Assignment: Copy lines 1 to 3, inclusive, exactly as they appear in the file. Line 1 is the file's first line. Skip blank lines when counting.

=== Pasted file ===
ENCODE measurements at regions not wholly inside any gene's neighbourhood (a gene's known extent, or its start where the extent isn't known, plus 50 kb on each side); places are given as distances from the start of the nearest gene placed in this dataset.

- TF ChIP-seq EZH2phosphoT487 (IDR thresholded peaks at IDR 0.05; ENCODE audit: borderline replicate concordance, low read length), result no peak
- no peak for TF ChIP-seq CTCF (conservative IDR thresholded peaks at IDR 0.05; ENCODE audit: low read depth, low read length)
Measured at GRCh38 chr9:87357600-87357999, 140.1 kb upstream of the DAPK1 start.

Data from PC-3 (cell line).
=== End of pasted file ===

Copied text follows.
ENCODE measurements at regions not wholly inside any gene's neighbourhood (a gene's known extent, or its start where the extent isn't known, plus 50 kb on each side); places are given as distances from the start of the nearest gene placed in this dataset.

- TF ChIP-seq EZH2phosphoT487 (IDR thresholded peaks at IDR 0.05; ENCODE audit: borderline replicate concordance, low read length), result no peak
- no peak for TF ChIP-seq CTCF (conservative IDR thresholded peaks at IDR 0.05; ENCODE audit: low read depth, low read length)